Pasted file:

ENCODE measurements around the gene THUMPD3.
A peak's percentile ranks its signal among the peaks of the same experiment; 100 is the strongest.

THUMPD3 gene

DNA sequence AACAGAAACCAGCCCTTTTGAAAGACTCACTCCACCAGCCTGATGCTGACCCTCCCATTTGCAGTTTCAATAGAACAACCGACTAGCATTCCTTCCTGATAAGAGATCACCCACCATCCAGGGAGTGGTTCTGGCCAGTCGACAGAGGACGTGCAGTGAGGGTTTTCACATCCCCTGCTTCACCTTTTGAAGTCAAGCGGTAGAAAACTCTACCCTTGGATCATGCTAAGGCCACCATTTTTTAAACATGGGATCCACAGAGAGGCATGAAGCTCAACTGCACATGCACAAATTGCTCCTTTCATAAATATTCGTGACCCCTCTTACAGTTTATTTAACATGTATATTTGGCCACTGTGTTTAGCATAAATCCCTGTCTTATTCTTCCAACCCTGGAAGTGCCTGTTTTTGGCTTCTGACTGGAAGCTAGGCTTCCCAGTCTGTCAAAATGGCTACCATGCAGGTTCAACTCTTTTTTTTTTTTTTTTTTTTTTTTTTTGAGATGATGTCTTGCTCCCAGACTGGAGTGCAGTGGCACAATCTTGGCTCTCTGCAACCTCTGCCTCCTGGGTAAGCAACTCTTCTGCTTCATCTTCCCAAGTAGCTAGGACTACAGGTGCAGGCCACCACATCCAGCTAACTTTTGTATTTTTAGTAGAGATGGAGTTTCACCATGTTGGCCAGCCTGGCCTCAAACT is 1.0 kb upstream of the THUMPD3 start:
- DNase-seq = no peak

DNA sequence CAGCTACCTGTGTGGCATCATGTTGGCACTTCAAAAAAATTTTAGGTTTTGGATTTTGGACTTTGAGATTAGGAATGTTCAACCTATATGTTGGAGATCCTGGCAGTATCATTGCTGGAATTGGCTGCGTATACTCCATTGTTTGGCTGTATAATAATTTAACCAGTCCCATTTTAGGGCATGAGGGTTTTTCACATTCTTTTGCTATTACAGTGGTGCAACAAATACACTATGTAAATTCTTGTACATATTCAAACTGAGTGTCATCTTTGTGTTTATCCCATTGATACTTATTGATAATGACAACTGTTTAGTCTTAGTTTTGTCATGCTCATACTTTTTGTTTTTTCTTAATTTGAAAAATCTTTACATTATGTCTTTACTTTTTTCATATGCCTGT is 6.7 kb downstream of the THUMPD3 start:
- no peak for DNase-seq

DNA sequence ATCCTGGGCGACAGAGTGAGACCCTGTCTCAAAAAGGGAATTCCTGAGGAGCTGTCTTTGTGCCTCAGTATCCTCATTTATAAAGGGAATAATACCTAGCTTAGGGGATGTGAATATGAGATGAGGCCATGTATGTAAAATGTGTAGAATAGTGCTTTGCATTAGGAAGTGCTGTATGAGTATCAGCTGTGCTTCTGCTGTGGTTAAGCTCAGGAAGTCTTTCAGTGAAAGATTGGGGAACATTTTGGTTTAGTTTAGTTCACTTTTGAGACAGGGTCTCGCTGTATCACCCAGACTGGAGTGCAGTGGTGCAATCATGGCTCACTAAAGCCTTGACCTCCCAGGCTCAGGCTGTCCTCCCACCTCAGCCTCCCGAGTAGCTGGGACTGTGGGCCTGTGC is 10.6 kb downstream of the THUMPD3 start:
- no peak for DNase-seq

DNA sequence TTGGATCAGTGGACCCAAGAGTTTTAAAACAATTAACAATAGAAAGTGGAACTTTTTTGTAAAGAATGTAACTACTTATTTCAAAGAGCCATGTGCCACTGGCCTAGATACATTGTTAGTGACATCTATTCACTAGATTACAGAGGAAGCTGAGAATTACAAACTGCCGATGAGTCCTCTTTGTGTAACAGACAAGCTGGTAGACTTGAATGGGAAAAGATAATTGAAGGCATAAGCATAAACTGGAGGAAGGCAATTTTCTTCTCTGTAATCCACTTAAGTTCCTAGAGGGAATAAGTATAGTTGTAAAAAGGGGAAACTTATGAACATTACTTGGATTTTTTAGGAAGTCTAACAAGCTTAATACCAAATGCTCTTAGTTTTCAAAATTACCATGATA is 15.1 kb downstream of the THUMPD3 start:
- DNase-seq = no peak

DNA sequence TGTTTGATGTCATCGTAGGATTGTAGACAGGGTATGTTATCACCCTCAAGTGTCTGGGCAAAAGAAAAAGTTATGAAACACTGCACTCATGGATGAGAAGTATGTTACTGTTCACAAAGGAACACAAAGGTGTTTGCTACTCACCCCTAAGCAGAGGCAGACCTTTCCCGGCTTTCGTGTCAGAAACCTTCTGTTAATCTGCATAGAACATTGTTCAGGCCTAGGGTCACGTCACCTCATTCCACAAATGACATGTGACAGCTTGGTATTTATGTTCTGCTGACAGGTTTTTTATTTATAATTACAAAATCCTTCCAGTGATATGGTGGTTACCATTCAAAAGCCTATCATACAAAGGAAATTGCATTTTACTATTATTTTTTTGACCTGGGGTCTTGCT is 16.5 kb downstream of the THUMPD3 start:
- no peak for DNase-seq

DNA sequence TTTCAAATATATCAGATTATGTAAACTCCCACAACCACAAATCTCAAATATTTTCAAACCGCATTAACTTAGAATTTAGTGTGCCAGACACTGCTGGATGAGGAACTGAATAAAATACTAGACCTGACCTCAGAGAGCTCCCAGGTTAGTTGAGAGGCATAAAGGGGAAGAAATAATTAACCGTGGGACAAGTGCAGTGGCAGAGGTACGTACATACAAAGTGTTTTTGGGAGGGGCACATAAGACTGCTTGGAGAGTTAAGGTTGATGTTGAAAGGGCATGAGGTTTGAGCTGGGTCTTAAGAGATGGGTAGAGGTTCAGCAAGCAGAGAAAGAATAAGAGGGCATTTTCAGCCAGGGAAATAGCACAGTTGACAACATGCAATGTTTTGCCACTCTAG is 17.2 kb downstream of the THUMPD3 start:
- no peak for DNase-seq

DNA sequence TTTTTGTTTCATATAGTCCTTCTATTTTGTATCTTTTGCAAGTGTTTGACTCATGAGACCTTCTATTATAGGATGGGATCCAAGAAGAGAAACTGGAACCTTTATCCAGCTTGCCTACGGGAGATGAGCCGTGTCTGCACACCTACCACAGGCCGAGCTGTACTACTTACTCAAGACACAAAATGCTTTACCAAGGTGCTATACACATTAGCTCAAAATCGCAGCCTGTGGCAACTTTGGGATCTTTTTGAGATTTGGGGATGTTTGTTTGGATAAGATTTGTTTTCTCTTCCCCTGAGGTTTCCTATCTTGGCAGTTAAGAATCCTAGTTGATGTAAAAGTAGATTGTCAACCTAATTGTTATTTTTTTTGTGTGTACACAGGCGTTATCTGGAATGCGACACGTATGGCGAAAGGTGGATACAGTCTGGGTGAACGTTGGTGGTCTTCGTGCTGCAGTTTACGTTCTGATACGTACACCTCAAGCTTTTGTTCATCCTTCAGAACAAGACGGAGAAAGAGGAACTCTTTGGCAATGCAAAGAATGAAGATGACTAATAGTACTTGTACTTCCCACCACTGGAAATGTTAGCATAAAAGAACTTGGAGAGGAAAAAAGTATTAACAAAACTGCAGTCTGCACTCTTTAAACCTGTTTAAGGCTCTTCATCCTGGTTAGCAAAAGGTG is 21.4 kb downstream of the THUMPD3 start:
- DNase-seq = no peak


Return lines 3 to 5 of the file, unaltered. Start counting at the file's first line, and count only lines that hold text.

THUMPD3 gene

DNA sequence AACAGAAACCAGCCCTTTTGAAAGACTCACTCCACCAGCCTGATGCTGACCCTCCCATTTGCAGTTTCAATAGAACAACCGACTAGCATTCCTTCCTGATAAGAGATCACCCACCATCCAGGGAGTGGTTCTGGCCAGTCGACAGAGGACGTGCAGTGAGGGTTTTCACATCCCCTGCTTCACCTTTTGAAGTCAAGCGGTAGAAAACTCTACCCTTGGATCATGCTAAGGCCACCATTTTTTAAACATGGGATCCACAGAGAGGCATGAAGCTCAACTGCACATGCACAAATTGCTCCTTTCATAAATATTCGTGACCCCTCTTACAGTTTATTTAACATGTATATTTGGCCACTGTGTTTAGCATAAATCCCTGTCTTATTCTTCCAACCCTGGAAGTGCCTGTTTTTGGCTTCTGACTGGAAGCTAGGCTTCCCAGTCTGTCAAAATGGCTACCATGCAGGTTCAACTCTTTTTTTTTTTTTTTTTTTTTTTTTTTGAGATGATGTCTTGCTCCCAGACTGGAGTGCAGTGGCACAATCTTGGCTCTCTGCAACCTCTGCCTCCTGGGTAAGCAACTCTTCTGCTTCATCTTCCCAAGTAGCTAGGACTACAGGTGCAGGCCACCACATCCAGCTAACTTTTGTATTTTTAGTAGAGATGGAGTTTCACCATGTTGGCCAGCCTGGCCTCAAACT is 1.0 kb upstream of the THUMPD3 start:
- DNase-seq = no peak